A good speechwriter is able to take into account the speaker’s style and vocabulary and craft speeches which still sound like that person.  Such is the case and the problem with the speechwriters for President Trump.  They know that they must craft a speech which still sounds like him.  Not to mention that when he gets off script, he is back to saying things imprecisely!

I imagine he is better at speaking in a business setting where his vocabulary is much broader due to his background and education.


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Today’s Illustration: Why They Went: The Forgotten Story

blakc-white 2  Brothers

On This Day:  June 16, 1964 — Sixteen Rabbis are arrested and jailed in St. Augustine, Florida as they protested with Negro protestors, along with Martin Luther King Jr.

Place: St. Augustine, Florida — An American Vacation Spot:  New York Times described St. Augustine as a place of “magic waters,” “moss-draped live oak trees,” and “butter pecan milkshakes.” 1

St. Augustine became one of the most famous locations of the American civil rights movement’s most perilous protests (along with Montogomery, Selma, and Birmingham).1

Early in June of 1964, MLK “had accepted an honorary degree from the Jewish Theological Seminary.” 1

Sixteen reform (a theological term) rabbis joined the protest in St. Augustine.

They were invited by Dr. Martin Luther King Jr. who while in jail himself sent them a telegram urging them to join him . . . .

to bear “prophetic witness against the social evils of our time” and requested “that a delegation of the CCAR’s rabbis venture south,” emphasizing that “some 30 or so rabbis would make a tremendous impact on this community and the nation.” 1

The sixteen rabbis responded within hours of receiving King’s request.

They knew that they would be probably be arrested and imprisoned along with their fellow African-American protestors and King.

Realized that they might indeed die.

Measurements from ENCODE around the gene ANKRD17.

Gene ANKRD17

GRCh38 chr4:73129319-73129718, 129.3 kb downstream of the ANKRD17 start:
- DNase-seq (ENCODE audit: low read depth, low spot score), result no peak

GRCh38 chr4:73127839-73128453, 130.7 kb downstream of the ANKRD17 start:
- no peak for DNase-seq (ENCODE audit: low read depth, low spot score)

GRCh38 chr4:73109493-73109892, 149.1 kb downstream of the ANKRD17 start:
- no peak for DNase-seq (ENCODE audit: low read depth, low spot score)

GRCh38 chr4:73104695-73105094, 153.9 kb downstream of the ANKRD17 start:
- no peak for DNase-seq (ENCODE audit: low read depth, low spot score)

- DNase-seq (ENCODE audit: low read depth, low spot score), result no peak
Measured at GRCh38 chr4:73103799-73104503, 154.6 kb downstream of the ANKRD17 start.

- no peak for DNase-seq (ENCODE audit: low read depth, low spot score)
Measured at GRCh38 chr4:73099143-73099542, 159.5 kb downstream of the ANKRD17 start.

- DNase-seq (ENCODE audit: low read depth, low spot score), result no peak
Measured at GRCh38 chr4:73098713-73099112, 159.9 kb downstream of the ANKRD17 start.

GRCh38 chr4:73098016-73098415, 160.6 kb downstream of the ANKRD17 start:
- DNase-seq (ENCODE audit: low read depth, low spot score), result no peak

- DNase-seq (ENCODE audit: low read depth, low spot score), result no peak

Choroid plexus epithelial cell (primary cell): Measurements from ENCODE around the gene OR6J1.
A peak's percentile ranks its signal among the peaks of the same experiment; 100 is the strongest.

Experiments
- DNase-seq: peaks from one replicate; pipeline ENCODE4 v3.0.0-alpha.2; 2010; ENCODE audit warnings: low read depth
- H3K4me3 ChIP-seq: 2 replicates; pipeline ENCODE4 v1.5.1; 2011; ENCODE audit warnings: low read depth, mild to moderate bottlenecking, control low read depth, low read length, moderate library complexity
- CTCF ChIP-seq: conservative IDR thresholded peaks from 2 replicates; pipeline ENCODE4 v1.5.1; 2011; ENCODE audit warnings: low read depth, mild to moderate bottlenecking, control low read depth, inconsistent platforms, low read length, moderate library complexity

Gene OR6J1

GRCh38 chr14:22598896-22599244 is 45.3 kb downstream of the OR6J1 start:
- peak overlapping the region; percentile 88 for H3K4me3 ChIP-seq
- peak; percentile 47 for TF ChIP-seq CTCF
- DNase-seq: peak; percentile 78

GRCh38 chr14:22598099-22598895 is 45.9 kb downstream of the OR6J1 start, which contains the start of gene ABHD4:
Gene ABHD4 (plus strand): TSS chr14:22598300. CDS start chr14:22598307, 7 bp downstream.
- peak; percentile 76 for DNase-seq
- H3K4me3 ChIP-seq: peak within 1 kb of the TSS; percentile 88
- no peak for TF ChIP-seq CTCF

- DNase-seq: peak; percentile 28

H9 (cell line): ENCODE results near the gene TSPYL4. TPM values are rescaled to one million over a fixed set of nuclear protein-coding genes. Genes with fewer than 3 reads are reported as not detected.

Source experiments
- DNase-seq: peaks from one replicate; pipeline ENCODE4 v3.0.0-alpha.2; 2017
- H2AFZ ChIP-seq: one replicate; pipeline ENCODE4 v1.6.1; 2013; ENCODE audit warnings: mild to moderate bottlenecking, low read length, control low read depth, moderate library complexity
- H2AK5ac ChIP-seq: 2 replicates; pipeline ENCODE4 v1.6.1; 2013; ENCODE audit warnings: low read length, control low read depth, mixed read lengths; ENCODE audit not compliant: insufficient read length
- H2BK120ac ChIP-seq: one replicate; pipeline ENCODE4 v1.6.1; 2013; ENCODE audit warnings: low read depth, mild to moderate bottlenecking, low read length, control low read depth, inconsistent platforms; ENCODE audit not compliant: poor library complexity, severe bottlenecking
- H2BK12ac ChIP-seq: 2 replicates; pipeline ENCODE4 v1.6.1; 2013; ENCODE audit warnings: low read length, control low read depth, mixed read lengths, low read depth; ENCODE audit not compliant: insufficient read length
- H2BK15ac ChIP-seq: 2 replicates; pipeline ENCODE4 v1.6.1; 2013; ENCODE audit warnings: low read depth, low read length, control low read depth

“I (Rabbi Samuel Soskin, chairman of CCAR’s Committee on Justice and Peace) will remind you men and women here that these men are going down with full knowledge that, perhaps, there may be violence, and … ken ger harget varen.” In Yiddish: They could be killed.” 1

“It was the first time in my life that I had to confront the fact that I might be facing death,” — Rabbi Richard Levy 1

The First Baptist Church of St. Augustine was the unofficial headquarters of the protestors.

• Bottles, bricks, firecrackers, and acid were thrown at the protesters.
• Even the various media outlets which were covering the marches hired bodyguards. because of the level of violence.
• The local police departments did little to stop or limit the activities against the protestors.1

Andrew Young, — “St. Augustine is really worse than Birmingham. It’s the worst I’ve ever seen.” 1

The Monson Hotel & Resturant (and swimming pool) was the focal point of the protest.

Seven protestors “jumped into the establishment’s segregated swimming pool. [James] Brock (the hotel manager) grabbed a two-gallon jug of muriatic acid, a cleaning solution, and began pouring it into the water.” 1


Monson Restaurant.jpg


They were arrested and imprisoned overnight in St. John’s County Jail — June 18, 1964.

“The rabbis were squeezed into a 15-by-20-foot jail cell, meant to hold six. The cell held a couple decrepit mattresses, a table, an open toilet, a sink, and a single shower head to keep them cool in the sweltering heat. Many of the rabbis stripped down to their underwear.” 1

The arrest became what was believed to be “the largest mass arrest of rabbis in American history.” 1

Other rabbis and Jewish merchants chided and rebuked the rabbis for joining King.

The sixteen Rabbis wrote a “Joint Manifesto” titled — “Why We Went” — here are some of the reasons.

“We came because we realized that injustice in St. Augustine, as anywhere else, diminishes the humanity of each of us.”

“We came because we could not stand silently by our brother’s blood.”